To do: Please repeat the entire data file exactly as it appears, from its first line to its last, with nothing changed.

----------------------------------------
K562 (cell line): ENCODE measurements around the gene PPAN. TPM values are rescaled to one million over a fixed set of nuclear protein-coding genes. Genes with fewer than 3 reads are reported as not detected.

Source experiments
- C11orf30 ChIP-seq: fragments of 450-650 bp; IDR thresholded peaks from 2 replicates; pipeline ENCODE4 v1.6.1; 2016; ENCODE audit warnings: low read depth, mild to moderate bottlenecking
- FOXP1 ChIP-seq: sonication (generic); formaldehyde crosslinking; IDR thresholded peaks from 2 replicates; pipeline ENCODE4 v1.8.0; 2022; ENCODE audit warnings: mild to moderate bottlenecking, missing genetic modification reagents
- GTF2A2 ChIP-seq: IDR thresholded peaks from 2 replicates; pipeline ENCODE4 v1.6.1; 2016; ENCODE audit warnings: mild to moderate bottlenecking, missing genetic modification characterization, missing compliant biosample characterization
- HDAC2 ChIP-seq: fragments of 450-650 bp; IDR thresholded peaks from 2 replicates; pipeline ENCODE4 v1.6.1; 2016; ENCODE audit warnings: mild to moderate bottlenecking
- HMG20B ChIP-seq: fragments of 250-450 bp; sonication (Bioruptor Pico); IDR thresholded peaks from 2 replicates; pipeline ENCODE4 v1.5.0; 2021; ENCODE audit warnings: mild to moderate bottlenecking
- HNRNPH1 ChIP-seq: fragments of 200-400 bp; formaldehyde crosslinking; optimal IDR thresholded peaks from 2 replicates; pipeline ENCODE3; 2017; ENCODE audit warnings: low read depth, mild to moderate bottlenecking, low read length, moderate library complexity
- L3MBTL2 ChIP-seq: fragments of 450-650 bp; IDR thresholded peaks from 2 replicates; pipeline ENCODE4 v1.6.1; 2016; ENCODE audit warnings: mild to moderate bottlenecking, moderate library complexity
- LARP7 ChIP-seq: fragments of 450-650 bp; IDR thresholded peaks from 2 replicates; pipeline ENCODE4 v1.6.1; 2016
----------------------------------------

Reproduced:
K562 (cell line): ENCODE measurements around the gene PPAN. TPM values are rescaled to one million over a fixed set of nuclear protein-coding genes. Genes with fewer than 3 reads are reported as not detected.

Source experiments
- C11orf30 ChIP-seq: fragments of 450-650 bp; IDR thresholded peaks from 2 replicates; pipeline ENCODE4 v1.6.1; 2016; ENCODE audit warnings: low read depth, mild to moderate bottlenecking
- FOXP1 ChIP-seq: sonication (generic); formaldehyde crosslinking; IDR thresholded peaks from 2 replicates; pipeline ENCODE4 v1.8.0; 2022; ENCODE audit warnings: mild to moderate bottlenecking, missing genetic modification reagents
- GTF2A2 ChIP-seq: IDR thresholded peaks from 2 replicates; pipeline ENCODE4 v1.6.1; 2016; ENCODE audit warnings: mild to moderate bottlenecking, missing genetic modification characterization, missing compliant biosample characterization
- HDAC2 ChIP-seq: fragments of 450-650 bp; IDR thresholded peaks from 2 replicates; pipeline ENCODE4 v1.6.1; 2016; ENCODE audit warnings: mild to moderate bottlenecking
- HMG20B ChIP-seq: fragments of 250-450 bp; sonication (Bioruptor Pico); IDR thresholded peaks from 2 replicates; pipeline ENCODE4 v1.5.0; 2021; ENCODE audit warnings: mild to moderate bottlenecking
- HNRNPH1 ChIP-seq: fragments of 200-400 bp; formaldehyde crosslinking; optimal IDR thresholded peaks from 2 replicates; pipeline ENCODE3; 2017; ENCODE audit warnings: low read depth, mild to moderate bottlenecking, low read length, moderate library complexity
- L3MBTL2 ChIP-seq: fragments of 450-650 bp; IDR thresholded peaks from 2 replicates; pipeline ENCODE4 v1.6.1; 2016; ENCODE audit warnings: mild to moderate bottlenecking, moderate library complexity
- LARP7 ChIP-seq: fragments of 450-650 bp; IDR thresholded peaks from 2 replicates; pipeline ENCODE4 v1.6.1; 2016